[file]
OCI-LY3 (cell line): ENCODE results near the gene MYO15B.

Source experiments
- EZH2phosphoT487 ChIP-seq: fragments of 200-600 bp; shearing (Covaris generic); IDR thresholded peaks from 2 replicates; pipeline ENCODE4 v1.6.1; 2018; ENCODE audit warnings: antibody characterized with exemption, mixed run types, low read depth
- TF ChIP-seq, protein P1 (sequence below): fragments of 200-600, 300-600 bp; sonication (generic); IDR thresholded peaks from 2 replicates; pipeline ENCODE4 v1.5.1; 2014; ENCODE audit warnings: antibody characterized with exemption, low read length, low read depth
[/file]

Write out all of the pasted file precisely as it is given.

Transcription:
OCI-LY3 (cell line): ENCODE results near the gene MYO15B.

Source experiments
- EZH2phosphoT487 ChIP-seq: fragments of 200-600 bp; shearing (Covaris generic); IDR thresholded peaks from 2 replicates; pipeline ENCODE4 v1.6.1; 2018; ENCODE audit warnings: antibody characterized with exemption, mixed run types, low read depth
- TF ChIP-seq, protein P1 (sequence below): fragments of 200-600, 300-600 bp; sonication (generic); IDR thresholded peaks from 2 replicates; pipeline ENCODE4 v1.5.1; 2014; ENCODE audit warnings: antibody characterized with exemption, low read length, low read depth